Former faculty member gives UCI $1 million

Marisa O’Neil

A former faculty member who wrote the book about beating the house at

blackjack has made a $1-million donation to the math department --

one designed to grow to become the largest research grant in the


Newport Coast resident Edward O. Thorp, a former mathematics and

finance professor, has used his math skills to devise ways to win at

blackjack and roulette and in the stock market. Thorp also came up

with a unique structure for the donation to UC Irvine’s math

department that will use some money to attract a renowned

mathematician and reinvest the rest.

“His strategy is that in 100 years, this will be the wealthiest

chair in the country,” said Ronald Stern, dean of the School of

Physical Sciences. “That’s his way of garnering some immortality.

It’s a very forward-looking gift.”

Thorp and his wife, Vivian, have created the Edward and Vivian

Thorp Endowment with an initial gift of a little more than $1 million

-- the largest in the department’s history. Each year, a portion will

be used to support a research grant for the new faculty member.

“Ed is a brilliant person who came up with an elegant and simple

strategy to handle the chair,” Stern said.

Most research endowments come from the federal government, Stern

said, and are restricted in their focus -- something that will not be

the case for Thorp’s donation. Having such a large amount of money

associated with the faculty position has already attracted interest

from people at elite universities who would normally pass over UCI as

an option.

If the country’s economic future follows the same as its past,

Thorp said, according to his formula, the donation could total $32

million in 90 years. In 180 years, it could be worth $1 billion.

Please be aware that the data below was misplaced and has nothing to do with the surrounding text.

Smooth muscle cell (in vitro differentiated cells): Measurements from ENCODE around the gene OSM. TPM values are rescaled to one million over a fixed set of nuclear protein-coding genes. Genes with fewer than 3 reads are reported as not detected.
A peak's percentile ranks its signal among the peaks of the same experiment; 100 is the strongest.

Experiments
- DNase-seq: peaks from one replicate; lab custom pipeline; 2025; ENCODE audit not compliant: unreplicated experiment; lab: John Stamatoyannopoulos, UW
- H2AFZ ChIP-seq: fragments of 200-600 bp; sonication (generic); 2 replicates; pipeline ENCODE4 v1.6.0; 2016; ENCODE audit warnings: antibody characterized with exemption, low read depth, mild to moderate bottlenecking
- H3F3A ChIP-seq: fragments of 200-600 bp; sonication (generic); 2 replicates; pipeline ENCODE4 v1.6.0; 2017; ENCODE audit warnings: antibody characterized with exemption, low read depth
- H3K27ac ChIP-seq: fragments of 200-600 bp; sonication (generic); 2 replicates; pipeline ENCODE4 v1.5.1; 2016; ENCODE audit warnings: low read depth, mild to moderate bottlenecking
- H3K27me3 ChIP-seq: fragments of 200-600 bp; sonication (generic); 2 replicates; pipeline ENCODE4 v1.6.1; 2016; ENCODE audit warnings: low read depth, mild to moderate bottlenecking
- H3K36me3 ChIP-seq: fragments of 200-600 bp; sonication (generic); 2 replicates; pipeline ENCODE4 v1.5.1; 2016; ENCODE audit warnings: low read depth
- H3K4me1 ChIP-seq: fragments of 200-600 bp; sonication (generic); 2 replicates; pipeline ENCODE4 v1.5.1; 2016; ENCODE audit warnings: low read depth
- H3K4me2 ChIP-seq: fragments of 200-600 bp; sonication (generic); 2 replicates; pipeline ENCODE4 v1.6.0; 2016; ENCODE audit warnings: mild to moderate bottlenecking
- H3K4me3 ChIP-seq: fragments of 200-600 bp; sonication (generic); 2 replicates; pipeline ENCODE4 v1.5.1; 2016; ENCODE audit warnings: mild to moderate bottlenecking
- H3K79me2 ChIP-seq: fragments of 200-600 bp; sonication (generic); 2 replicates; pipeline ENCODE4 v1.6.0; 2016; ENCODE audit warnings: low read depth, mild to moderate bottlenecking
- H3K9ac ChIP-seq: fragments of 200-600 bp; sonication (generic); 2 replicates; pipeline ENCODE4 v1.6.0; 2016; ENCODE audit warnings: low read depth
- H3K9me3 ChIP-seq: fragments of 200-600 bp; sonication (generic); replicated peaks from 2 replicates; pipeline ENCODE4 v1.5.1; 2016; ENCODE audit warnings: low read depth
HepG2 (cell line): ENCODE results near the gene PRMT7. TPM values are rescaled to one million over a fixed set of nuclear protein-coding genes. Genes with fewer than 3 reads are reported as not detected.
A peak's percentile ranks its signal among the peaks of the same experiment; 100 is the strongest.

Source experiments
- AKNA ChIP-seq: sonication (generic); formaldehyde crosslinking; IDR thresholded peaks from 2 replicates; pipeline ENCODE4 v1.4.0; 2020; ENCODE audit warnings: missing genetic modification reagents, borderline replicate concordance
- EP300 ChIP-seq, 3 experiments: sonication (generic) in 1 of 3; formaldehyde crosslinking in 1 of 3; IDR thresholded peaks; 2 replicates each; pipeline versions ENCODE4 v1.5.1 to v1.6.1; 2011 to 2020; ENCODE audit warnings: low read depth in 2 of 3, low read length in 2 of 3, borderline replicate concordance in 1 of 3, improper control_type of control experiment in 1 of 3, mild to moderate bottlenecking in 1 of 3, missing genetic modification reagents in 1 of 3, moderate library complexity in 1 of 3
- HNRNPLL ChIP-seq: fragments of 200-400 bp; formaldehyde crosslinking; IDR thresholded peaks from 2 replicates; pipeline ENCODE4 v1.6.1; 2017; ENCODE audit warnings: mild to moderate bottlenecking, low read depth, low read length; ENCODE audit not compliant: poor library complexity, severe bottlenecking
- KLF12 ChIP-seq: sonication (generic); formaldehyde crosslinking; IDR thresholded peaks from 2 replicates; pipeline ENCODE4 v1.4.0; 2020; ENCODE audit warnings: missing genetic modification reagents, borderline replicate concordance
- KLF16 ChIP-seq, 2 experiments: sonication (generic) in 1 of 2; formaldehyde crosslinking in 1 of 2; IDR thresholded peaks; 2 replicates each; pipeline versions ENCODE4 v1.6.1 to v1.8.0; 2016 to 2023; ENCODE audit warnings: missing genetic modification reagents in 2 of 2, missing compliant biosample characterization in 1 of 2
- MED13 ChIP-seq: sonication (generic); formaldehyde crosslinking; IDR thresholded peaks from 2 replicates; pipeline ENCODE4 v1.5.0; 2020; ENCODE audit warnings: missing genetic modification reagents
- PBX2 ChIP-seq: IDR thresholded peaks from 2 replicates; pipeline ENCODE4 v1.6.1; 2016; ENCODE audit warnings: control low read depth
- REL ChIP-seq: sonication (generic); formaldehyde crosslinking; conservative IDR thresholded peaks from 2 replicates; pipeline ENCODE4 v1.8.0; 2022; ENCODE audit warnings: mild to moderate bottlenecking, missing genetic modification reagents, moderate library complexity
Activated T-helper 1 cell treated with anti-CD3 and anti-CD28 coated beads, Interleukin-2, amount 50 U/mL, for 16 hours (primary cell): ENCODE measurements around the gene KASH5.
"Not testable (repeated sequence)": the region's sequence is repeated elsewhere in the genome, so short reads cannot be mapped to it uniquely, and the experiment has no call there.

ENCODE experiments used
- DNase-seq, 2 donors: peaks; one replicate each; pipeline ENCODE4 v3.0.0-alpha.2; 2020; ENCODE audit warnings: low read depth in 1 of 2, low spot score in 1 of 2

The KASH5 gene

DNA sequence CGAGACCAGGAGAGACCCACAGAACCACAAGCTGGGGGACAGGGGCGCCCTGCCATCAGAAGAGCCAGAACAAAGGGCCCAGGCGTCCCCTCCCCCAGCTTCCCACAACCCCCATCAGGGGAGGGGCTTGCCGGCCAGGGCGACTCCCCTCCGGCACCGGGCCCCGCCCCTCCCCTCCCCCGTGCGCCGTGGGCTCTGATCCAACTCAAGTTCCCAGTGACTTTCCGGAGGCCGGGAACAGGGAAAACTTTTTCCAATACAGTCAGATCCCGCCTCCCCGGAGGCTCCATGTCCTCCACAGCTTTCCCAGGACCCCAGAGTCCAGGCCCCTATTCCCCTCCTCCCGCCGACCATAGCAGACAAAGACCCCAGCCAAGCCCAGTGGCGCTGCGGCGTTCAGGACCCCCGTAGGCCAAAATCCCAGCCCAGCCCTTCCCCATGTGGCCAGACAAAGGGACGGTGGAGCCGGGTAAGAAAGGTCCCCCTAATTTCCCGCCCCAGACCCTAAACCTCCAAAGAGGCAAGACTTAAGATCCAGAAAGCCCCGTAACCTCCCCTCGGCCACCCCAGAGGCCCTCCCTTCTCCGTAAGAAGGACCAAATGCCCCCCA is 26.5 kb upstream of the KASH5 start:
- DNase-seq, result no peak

“Some might say it seems fanciful,” Thorp said. “But Benjamin

Franklin had an idea like this. The power of compound interest is

very great over the passage of time.”

Thorp cited two donations by Franklin in 1790 for 1,000 pounds

each for the cities of Boston and Philadelphia. Over the course of

200 years, they had grown to $2 million and $4.5 million, Thorp said.

A founding faculty member for UCI, Thorp has also worked as a

mathematician at MIT and UCLA. In 1958, while on vacation in Las

Vegas, he played a game of blackjack and hatched the idea of counting

cards. In 1962, he published the book “Beat the Dealer: A Winning

Strategy for the Game of Twenty-One.”

He later created a wearable, concealable computer that calculated

the position and velocity of a roulette ball to figure out where it

would land. Eventually, the Nevada state legislature banned such

devices in casinos, but counting cards remains an effective method,

he said.

"[Casinos] made a lot of money on people who try to do these

things and don’t do them very well,” Thorp said. “But they also lost

a lot of money on people who do these things well.”

Later, he applied his mathematical formulas to the stock market

and co-wrote “Beat the Market: A Scientific Stock Market System” with

UCI professor emeritus Sheen Kassouf. Thorp went on to run one of the

most successful hedge funds in the country and retired from UCI in

1982 to pursue the stock market full time.

Over the past 38 years, he has averaged annual gains of 15% to 20%

with no down years.

* MARISA O’NEIL covers education and may be reached at (949)

574-4268 or by e-mail at